How Do You Decide What To Write?


If you spend any time in the parts of the internet that readers and writers inhabit, you’ve likely seen #WeNeedDiverseBooks, the hashtag for a grassroots non-profit dedicated to raising both awareness and money to promote diversity in children’s literature. (Jump HERE to take a look at their mission statement or HERE to check out their Tumblr.) This fall, We Need Diverse Books undertook an Indiegogo campaign with a goal of raising $100,000.

They raised $181, 676.

Their appeal clearly resonated, and their goals are long-term and multifaceted, designed to change the white, heterosexual culture that dominates bookstores. WeNeedDiverseBooks is focusing on children’s literature, which makes sense because if you teach children that diversity is the norm, chances are it’ll carry over to the rest of their lives. A quick look at the New York Times bestseller list of hardcover fiction for this week shows you a young Jewish girl growing up in early 20th century Boston, and a scientist with Aspergers. Most of the rest are spies and cops and special forces-types.

Based on the blurbs, there’s enough conformity to suggest WeNeedDiverseBooks has their work cut out for them.

When I went to the Gay Romance Northwest Meet-Up last September, diversity was one of the themes many of their speakers addressed. And not just diversity from a how do we get the general public to read queer fiction? perspective, but also is there a place in queer fiction for trans, lesbian, bisexual, non-binary, and other voices? All the publishers who participated in a panel discussion said they were eager to contract well-told stories from every possible perspective. They encouraged the authors who were present to write and submit stories featuring every facet of the lgbtq rainbow.

But here’s the rub. If nonprofits encourage diverse stories, and writers write them, and publishers publish them, will readers read them?

According to this Tea Time post on the Prism Book Alliance blog, the answer might be a little disheartening.

Maybe by the time today’s kids are able to make their own buying decisions, groups like We Need Diverse Books will have taught them to expect variety  in their reading. In the meantime, there’s a lot of white out there, and most of it is heterosexual.

Which, hey, you know, some of the nicest people I know are white heterosexuals. Like me, for instance. For the last year or so, I’ve been both reading and writing romantic stories about gay men (and we can save the issues around middle-aged women writing m/m romance for a different blog post, okay?). My stories tend to start with a spark, then come together in big chunks. At the risk of sounding all cheesy, they come from the heart.

The reason I bother to write them down, though, is so people can read them, and I worry that if I fall too far from the status quo, they won’t get read.

Even a subgenre of romance like m/m has trends. Rock stars are big, as are cowboys and college students. Chefs are popular, the serious foodie type. Historicals and shapeshifters make the list, too. I don’t want to write a book that’s just like a dozen others, but will anybody read my cute little m/m romance set in 1955 Seattle, starring a handsome trumpet player and the coach of a women’s synchronized swimming team?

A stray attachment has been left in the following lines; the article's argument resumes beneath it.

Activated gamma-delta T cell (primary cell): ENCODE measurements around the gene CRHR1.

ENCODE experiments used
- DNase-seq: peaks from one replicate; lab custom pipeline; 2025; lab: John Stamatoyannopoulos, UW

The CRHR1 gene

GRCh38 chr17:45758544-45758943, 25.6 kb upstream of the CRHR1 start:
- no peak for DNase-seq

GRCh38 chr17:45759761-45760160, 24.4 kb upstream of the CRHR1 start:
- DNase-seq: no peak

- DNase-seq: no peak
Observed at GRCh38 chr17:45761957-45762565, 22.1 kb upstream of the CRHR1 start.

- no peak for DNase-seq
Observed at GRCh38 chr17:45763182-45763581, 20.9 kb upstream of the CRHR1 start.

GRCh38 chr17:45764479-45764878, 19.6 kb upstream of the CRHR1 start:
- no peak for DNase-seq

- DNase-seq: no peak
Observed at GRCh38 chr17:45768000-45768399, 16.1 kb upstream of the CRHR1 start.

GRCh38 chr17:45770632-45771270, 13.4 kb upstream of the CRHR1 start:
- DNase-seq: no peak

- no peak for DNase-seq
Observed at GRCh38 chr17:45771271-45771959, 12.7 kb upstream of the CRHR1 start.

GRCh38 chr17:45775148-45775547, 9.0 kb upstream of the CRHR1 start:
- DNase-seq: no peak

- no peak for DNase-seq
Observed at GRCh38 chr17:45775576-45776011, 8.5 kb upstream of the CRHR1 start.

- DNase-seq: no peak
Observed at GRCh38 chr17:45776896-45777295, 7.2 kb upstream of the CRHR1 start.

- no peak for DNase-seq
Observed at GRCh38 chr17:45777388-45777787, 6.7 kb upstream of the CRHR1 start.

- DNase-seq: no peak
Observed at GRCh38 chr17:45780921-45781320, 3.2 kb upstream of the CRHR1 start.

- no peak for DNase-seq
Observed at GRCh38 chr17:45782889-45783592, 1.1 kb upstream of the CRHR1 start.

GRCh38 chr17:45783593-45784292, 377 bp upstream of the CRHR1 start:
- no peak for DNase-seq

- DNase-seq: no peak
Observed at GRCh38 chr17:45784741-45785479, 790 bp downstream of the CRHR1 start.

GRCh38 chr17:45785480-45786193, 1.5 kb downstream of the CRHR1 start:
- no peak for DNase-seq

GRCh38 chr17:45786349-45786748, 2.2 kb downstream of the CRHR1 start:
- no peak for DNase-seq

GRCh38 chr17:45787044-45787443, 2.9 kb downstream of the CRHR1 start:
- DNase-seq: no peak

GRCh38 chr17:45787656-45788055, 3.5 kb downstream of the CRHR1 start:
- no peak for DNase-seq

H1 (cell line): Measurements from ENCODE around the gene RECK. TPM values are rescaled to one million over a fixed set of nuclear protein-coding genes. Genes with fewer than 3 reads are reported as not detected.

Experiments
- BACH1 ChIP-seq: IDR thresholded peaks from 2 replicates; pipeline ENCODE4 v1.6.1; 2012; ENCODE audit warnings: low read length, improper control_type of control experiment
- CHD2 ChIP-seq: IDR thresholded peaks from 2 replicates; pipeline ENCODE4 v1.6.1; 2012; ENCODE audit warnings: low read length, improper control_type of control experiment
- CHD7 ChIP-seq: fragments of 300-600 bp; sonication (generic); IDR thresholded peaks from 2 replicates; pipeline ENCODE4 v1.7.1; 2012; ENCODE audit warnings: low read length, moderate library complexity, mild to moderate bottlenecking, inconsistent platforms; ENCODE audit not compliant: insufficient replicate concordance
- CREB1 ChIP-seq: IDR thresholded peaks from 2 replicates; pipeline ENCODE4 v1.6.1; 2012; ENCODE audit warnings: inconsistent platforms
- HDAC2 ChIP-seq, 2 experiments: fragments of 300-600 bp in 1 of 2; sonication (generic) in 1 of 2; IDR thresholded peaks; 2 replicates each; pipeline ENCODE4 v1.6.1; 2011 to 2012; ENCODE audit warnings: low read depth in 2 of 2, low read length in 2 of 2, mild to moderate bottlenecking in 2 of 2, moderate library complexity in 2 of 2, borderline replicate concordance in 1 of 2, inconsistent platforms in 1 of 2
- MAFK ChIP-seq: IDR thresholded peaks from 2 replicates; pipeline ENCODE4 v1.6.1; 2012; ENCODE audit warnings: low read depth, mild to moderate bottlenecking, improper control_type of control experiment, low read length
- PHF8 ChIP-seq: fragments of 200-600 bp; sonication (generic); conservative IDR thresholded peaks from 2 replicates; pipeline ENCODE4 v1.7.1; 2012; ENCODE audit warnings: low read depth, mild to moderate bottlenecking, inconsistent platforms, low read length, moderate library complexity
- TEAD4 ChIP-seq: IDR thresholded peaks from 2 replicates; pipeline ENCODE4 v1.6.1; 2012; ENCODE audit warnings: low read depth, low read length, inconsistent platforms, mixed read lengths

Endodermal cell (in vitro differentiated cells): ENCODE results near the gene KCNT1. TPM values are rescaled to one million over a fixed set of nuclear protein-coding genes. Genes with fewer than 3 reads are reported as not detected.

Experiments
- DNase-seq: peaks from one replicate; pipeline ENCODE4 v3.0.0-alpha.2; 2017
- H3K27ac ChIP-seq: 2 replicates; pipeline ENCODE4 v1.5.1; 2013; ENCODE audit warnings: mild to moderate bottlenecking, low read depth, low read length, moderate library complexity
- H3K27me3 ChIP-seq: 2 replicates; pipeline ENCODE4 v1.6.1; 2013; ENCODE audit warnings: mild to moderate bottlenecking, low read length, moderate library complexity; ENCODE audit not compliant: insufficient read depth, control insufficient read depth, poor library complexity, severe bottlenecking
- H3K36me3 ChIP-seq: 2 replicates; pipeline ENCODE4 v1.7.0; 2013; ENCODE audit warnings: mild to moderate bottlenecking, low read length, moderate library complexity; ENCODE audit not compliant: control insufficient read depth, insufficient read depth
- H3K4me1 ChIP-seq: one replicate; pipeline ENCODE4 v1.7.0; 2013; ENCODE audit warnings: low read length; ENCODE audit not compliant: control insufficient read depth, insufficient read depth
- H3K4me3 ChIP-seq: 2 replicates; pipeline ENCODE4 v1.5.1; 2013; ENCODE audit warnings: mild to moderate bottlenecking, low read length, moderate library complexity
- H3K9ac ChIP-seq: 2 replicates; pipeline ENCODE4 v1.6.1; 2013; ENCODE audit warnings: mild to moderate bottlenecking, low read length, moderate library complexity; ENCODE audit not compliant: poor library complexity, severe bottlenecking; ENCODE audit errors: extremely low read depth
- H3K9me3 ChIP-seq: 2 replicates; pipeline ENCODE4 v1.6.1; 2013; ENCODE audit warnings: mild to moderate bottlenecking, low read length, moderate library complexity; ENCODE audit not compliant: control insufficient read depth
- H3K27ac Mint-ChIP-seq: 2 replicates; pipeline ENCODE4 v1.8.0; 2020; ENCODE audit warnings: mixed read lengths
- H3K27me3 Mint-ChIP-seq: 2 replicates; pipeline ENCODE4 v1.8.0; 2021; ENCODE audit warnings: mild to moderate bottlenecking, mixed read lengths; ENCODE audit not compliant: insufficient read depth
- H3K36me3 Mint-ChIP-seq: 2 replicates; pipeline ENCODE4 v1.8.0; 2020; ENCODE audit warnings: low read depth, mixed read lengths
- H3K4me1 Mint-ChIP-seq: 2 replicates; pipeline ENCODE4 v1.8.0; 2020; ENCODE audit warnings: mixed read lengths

That book is almost ready to send to my agent, so I’ll soon know if it’ll find an audience. I’m almost ready to decide what to work on next. I expect it’ll be another m/m romance, and I expect I’ll try to capture the diversity I see in real life. Conventional wisdom says not to write to trends, but geez, there’s safety in numbers, you know?

So where do your stories come from? To restate the title of this post, how do you decide what to write?




3 thoughts on “How Do You Decide What To Write?

    1. livrancourt

      That’s how I’ve approached it, Linda, but I have two completed novels that haven’t found contracts, and a third almost finished. Part of this post is just plain insecurity, but part is a sincere attempt to think a little bit strategically. What’s my brand? I have an idea for a novella with a trans character in a key role. Will people read it?

      1. I’m going indie in 2015, so everything goes for me. But I think brand’s also really hard for a fiction writer. It tends to force the writer into a niche, and if the market changes, the writer may disappear, too. I sort of accidentally have one, but it’s worth more as a draw to my blog (and one book for 2015 on the topic) and possibly a panelist at science fiction cons. But you wouldn’t find it in most of what I write. It would just be too limiting on my stories.

Show Us Some Love!

Fill in your details below or click an icon to log in: Logo

You are commenting using your account. Log Out /  Change )

Google+ photo

You are commenting using your Google+ account. Log Out /  Change )

Twitter picture

You are commenting using your Twitter account. Log Out /  Change )

Facebook photo

You are commenting using your Facebook account. Log Out /  Change )


Connecting to %s